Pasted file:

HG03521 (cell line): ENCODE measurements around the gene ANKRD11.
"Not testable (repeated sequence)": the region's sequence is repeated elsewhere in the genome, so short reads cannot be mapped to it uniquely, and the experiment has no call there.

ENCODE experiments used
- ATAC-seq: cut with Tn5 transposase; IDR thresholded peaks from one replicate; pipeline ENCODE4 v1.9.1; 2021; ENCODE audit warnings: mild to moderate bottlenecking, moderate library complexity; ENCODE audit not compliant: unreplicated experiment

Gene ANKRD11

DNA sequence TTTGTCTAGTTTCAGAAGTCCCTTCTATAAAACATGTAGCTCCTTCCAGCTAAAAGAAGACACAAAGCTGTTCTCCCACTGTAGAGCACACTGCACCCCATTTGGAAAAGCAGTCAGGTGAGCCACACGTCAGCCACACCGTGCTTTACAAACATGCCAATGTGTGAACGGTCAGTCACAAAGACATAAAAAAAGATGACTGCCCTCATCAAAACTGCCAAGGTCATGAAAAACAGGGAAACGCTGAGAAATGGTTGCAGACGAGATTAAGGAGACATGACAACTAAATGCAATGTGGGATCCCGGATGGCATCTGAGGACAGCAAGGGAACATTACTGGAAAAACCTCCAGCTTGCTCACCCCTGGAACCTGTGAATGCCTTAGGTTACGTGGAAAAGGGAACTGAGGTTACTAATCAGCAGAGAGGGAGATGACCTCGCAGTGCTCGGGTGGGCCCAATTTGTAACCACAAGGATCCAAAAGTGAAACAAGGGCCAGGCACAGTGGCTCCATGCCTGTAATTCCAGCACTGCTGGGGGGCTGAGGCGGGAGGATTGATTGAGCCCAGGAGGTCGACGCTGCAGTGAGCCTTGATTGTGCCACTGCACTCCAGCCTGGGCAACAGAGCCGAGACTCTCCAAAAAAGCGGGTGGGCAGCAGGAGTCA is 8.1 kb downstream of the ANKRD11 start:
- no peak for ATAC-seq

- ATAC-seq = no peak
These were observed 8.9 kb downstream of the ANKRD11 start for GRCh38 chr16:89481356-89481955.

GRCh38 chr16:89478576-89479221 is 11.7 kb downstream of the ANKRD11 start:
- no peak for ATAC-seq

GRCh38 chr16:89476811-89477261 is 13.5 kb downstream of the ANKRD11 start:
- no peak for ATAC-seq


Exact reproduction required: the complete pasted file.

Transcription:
HG03521 (cell line): ENCODE measurements around the gene ANKRD11.
"Not testable (repeated sequence)": the region's sequence is repeated elsewhere in the genome, so short reads cannot be mapped to it uniquely, and the experiment has no call there.

ENCODE experiments used
- ATAC-seq: cut with Tn5 transposase; IDR thresholded peaks from one replicate; pipeline ENCODE4 v1.9.1; 2021; ENCODE audit warnings: mild to moderate bottlenecking, moderate library complexity; ENCODE audit not compliant: unreplicated experiment

Gene ANKRD11

DNA sequence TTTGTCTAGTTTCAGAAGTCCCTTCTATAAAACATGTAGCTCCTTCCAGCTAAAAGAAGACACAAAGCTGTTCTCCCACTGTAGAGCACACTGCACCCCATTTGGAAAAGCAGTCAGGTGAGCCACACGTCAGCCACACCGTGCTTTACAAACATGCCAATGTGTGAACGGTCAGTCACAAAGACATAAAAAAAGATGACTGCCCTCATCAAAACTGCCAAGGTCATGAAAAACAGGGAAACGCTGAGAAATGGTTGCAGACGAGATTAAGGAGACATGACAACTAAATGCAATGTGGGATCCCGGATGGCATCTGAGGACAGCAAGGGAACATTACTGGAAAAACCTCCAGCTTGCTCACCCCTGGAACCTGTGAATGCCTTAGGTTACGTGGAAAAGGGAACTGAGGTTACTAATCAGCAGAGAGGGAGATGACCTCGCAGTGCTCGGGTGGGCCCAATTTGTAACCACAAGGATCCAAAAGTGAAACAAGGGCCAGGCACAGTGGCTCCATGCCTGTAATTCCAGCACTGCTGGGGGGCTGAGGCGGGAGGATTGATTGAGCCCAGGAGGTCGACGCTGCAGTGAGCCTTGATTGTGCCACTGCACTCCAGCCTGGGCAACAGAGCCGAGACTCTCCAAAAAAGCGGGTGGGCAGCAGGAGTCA is 8.1 kb downstream of the ANKRD11 start:
- no peak for ATAC-seq

- ATAC-seq = no peak
These were observed 8.9 kb downstream of the ANKRD11 start for GRCh38 chr16:89481356-89481955.

GRCh38 chr16:89478576-89479221 is 11.7 kb downstream of the ANKRD11 start:
- no peak for ATAC-seq

GRCh38 chr16:89476811-89477261 is 13.5 kb downstream of the ANKRD11 start:
- no peak for ATAC-seq